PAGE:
Clock Tic Toc-king for Kakao?

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Clock Tic Toc-king for Kakao?

SK Planet, the mobile platform arm of SK Group, has acquired Mad Smart, the developer of Tic Toc, raising speculation that the mobile messenger service may gather enough strength to dislodge the No. 1 domestic player KakaoTalk.

The SK subsidiary said on Monday it bought a 100 percent stake in the venture firm, which is estimated to be worth between 15 billion ($13.4 million) to 20 billion won.

Mad Smart was established in March of last year by developers who had graduated from the Korea Advanced Institute of Science and Technology (Kaist).

Under the terms of the deal, SK Planet vowed to run Mad Smart in the form of an independent entity, meaning the current CEO and workforce would retain their jobs.

As SK Planet has a number of mobile services at its disposal, it will “gain a competitive edge in the global market by combining the creative spirit and excellent technologies of a local venture with SK’s experience in diverse services through the acquisition,” said its Chief Executive So Jin-woo in a statement.

SK Planet, which was spun off from its mother company SK Telecom last October, already owned a wealth of online and mobile services: 11 Street, an online shopping mall; T Map, a navigation service provider; T Store, a mobile application shop; SK Communications, which operates the social networking site Cyworld and search engine Nate; and Loen Entertainment, which operates the digital music service Melon.

Cyworld users total 25.98 million, while those who have registered with Nate and the online and mobile messenger service Nateon stand at 33 million.

Although not as internationally prominent as the two-year-old KakaoTalk, which had 42 million subscribers as of early March, Tic Toc has amassed nine million users since its launch eight months ago.

In terms of subscriber numbers, Tic Toc ranks as the fifth player among domestic mobile instant messaging services, following KakaoTalk, NHN’s Line, MyPeople by Daum Communications and Nateon UC by SK Communications.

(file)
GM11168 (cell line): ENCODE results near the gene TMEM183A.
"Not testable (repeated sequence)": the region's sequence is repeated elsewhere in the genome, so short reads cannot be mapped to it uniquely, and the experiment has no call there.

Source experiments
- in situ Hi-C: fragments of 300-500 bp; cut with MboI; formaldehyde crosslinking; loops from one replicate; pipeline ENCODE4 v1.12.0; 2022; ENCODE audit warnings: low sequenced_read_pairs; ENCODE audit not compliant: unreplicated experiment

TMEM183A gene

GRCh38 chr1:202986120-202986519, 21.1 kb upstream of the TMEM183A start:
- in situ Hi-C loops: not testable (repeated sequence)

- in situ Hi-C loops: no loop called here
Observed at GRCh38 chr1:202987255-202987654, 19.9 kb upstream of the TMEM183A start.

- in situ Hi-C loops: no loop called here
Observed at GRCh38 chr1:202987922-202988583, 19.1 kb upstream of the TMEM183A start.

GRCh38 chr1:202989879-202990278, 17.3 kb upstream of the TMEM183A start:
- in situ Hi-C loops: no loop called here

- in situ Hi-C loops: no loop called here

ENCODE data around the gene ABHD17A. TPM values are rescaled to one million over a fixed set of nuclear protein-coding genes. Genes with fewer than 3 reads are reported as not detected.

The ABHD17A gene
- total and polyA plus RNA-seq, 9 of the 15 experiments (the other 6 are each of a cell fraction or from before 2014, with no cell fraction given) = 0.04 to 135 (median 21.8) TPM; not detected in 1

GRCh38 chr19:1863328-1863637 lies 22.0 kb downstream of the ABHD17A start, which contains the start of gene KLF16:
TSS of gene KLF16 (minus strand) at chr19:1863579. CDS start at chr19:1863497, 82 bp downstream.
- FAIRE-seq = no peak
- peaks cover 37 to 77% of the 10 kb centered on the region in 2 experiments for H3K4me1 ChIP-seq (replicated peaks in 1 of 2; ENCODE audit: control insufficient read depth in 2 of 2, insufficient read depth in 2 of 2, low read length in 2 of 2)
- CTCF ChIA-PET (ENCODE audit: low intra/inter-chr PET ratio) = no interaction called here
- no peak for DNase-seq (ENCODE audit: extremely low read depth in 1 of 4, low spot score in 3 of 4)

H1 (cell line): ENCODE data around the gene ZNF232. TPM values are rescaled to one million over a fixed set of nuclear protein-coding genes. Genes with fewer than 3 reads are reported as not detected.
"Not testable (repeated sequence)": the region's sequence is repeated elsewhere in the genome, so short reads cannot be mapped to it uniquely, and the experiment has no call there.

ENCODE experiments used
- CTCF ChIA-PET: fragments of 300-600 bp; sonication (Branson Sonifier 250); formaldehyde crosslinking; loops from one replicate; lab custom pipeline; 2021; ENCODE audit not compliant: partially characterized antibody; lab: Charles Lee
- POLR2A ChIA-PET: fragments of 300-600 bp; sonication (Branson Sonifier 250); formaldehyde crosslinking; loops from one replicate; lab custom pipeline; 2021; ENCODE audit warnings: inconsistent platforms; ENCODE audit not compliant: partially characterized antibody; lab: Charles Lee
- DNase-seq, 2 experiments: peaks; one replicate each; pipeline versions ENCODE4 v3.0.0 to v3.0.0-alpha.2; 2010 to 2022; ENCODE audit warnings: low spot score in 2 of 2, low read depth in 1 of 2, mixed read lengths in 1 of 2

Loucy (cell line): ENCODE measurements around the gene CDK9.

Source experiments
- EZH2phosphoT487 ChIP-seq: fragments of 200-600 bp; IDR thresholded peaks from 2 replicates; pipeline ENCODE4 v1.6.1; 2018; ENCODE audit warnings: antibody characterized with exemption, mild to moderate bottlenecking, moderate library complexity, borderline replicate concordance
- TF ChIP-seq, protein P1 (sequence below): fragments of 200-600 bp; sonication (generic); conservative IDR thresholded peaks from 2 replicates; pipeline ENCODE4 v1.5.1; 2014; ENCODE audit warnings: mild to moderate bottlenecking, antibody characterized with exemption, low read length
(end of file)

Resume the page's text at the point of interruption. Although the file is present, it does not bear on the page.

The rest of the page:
However, despite its relative success in attracting subscribers so quickly, Tic Toc has not yet produced any revenue as it lacks a profit-making business model. SK Planet aims to link Tic Toc to its existing services to turn a profit and help the messenger expand its foothold in the market, it said.

Meanwhile, a report entitled “Mobile Instant Messengers’ Dilemma” released on Sunday by the LG Economic Research Institute highlighted some of the potential pitfalls of such messenger services.

The report noted that, despite its huge popularity, Kakao posted a 40.5 billion won loss in 2010, the latest period for which data is available.

“Although mobile instant messengers have succeeded in replacing text messages, they suffer from a shortage of maintenance fees required to boost servers due to the lack of sustainable income sources,” said the report.

“KakaoTalk is the only one to have developed profit sources, such as mobile advertisements and commissions from brokering gift certificate sales on mobiles, but the majority of profits earned go toward maintenance costs.”

The institute recommended that mobile messengers including KakaoTalk join hands with more powerful mobile service providers such as portal sites and social networking games.

By Seo Ji-eun [spring@joongang.co.kr]

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